1: Gathering, acting on, and following up on feedback is central to our strategy of becoming a better leader, Marshall Goldsmith tells us in What Got You Here Won’t Get You There.

In an ideal world, we would hire an executive coach like Marshall to conduct a 360 review to collect feedback from our peers, our boss, our direct reports, and even our family.

There is, however, an easier, more straightforward, and powerful alternative. Marshall calls this technique “feedforward.”

The best part? We can do it ourselves.  

2: Here’s how it works. 

Step A. We select one behavior we want to change that would make a significant, positive difference in our life. An example would be: “I want to be a better listener.” 

Step B. Set up a one-on-one meeting with someone we know. It could be a colleague, peer, boss, spouse, child, or friend. It could even be a stranger. Because the person we choose does not need to be an expert on us. Or on the topic. Someone doesn’t need to be an “expert” on listening to know what good listening is.  

Step C: Ask the person “for two suggestions for the future that might help us achieve a positive change in our selected behavior—in this case, becoming a better listener,” Marshall suggests.  

With feedforward, everything is about the future. Not the past.  

So, if we are asking someone with whom we’ve worked, “the only ground rule is that there can be no mention of the past,” Marshall recommends. Feedback is about what we did in the past. Feedforward is about “ideas that we can put into practice in the future. If feedback is past tense, then feedforward is future perfect.”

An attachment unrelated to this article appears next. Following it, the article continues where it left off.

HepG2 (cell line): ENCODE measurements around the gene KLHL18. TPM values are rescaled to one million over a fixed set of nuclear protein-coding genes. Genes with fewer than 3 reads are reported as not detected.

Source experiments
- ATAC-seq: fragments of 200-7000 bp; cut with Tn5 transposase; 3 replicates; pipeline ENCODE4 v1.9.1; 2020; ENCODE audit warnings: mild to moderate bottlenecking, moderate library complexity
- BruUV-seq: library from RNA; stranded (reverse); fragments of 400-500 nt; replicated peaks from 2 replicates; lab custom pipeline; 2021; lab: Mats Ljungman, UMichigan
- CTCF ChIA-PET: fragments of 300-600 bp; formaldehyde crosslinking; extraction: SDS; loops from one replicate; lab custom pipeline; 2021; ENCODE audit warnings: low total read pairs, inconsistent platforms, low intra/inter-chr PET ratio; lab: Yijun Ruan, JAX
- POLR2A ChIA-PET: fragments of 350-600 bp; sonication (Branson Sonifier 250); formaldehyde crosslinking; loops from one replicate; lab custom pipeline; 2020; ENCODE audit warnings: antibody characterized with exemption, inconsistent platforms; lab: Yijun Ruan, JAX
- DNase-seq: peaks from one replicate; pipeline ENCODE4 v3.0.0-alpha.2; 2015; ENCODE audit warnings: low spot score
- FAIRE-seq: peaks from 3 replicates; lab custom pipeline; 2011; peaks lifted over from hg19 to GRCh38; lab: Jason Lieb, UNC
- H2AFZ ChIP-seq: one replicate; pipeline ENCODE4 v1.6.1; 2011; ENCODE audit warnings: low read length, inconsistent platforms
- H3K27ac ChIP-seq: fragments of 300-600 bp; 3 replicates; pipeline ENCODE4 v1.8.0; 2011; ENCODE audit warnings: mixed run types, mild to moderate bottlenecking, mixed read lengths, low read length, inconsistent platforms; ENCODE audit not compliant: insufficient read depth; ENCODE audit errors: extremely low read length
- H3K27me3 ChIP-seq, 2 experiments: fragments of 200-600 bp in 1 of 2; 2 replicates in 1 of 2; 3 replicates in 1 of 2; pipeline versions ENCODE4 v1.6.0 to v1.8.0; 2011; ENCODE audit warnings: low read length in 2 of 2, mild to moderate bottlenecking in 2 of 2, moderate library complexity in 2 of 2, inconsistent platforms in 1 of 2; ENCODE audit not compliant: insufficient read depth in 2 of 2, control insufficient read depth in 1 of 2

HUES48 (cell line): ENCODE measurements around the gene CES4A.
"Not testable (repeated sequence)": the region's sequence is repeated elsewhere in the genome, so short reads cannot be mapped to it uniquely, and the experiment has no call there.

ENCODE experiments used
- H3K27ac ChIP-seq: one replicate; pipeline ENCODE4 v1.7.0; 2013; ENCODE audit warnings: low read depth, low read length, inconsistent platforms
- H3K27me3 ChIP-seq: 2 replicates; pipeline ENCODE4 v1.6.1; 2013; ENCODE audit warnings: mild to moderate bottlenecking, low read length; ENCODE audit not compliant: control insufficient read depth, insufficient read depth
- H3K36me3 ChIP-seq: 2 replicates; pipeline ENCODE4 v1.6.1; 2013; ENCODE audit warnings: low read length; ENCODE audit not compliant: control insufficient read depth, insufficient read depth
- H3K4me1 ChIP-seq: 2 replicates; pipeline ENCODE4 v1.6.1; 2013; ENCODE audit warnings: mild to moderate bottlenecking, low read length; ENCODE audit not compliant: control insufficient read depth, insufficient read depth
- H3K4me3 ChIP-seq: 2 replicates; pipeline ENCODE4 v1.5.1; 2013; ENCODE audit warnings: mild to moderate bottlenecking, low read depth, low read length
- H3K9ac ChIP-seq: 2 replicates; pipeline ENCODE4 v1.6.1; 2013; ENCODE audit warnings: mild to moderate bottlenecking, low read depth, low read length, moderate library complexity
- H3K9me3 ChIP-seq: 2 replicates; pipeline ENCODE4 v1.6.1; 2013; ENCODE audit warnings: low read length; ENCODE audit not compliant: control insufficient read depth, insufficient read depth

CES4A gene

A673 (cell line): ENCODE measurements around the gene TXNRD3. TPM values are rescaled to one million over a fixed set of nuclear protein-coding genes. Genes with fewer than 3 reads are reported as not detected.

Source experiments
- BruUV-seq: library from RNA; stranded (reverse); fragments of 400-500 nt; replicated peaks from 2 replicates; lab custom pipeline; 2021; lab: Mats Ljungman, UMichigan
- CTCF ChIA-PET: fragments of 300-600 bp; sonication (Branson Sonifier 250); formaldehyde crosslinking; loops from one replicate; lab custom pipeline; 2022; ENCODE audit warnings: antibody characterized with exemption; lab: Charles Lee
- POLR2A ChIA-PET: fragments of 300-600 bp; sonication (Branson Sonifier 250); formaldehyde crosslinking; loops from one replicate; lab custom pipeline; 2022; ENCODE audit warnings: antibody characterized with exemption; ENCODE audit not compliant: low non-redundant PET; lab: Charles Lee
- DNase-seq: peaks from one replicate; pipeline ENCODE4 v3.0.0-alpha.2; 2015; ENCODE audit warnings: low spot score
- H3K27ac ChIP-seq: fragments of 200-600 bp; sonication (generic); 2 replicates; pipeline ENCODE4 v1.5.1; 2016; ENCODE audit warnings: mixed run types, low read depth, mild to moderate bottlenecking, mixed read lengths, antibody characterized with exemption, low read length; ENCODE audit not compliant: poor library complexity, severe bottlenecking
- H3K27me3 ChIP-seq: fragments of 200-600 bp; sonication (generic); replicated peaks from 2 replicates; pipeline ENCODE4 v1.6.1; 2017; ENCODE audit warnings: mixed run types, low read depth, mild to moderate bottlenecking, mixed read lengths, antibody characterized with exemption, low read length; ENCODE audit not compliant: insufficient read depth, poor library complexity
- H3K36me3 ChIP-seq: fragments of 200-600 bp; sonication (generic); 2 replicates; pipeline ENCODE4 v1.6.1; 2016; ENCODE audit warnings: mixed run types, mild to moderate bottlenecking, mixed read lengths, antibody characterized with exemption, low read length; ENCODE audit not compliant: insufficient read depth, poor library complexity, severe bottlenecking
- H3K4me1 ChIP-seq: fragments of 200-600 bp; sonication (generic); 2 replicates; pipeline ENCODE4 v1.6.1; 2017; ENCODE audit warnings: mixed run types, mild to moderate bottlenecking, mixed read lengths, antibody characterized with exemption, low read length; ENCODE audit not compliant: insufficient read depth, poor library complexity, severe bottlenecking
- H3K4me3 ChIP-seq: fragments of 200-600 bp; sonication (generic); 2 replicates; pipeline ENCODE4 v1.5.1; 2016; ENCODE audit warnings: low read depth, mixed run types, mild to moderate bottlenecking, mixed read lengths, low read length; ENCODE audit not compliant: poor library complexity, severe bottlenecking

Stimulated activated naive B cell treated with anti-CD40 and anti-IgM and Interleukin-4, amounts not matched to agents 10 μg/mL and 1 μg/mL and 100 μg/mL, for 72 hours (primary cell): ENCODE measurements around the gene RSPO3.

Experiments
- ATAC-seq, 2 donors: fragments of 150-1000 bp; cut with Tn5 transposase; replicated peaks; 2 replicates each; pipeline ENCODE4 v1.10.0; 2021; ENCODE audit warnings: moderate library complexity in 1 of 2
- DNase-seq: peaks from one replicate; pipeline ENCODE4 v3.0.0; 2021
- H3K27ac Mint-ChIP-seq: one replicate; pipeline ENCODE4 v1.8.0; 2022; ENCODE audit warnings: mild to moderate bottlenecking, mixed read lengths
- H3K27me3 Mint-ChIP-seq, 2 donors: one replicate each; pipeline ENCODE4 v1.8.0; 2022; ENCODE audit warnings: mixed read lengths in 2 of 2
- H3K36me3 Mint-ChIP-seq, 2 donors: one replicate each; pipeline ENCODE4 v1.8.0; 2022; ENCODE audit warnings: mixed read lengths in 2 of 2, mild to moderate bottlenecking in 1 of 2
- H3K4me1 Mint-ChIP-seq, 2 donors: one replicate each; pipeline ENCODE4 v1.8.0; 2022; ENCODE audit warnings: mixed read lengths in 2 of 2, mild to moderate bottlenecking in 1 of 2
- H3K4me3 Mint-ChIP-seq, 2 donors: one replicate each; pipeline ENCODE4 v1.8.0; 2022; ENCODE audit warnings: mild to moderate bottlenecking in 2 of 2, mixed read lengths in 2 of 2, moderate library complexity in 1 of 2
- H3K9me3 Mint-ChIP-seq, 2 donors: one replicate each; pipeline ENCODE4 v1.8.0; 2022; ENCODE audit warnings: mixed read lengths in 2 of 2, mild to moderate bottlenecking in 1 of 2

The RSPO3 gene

We say: “Would you suggest two ideas that I can implement in the future that will help me become a better listener?”

They respond: “First, focus all your attention on the other person. Get in a physical position, the ‘listening position,’ such as sitting on the edge of your seat or leaning forward toward the individual. Second, don’t interrupt, no matter how much you disagree with what you’re hearing.”

That’s feedforward.

Step D: Listen carefully to their suggestions. Take notes.  

Step E: If we like their ideas, commit to putting them into action.

The other ground rule? We “are not allowed to judge, rate, or critique the suggestions in any way,” Marshall writes. We “can’t even say something positive, such as, ‘That’s a good idea.’ The only response you’re permitted is, Thank you.”

That’s it. There is no step F. We ask for two ideas. We listen. We say thank you. 

Then, we repeat the process with someone else. “In seeking feedforward ideas, we’re not limited to one person,” Marshall notes. We “can do feedforward with as many people as we like. As long as people are providing us with good ideas that we can use or discard, feedforward is a process that never needs to stop.”

3: Why does feedforward work so well?

“Feedforward eliminates many of the obstacles that traditional feedback has created,” Marshall writes. “It works because, while we don’t particularly like hearing criticism (i.e., negative feedback), successful people love getting ideas for the future. If changing a certain type of behavior is important to us, we will gobble up any ideas that are aimed at changing that behavior. And we will be grateful to anyone who steps forward with an idea, not resentful.”

It works because we don’t take feedforward as personally as feedback.

“More than anything, feedforward creates the two-way traffic I love to see in the workplace, the spirit of two colleagues helping each other rather than a superior being providing a critique,” Marshall observes. “It’s the feeling that when we help another person, we help ourselves.”

 More tomorrow!


Reflection: How might I utilize Marshall’s concept of feedforward to become a better leader?

Action: Engage two people I know in a feedforward conversation this week.

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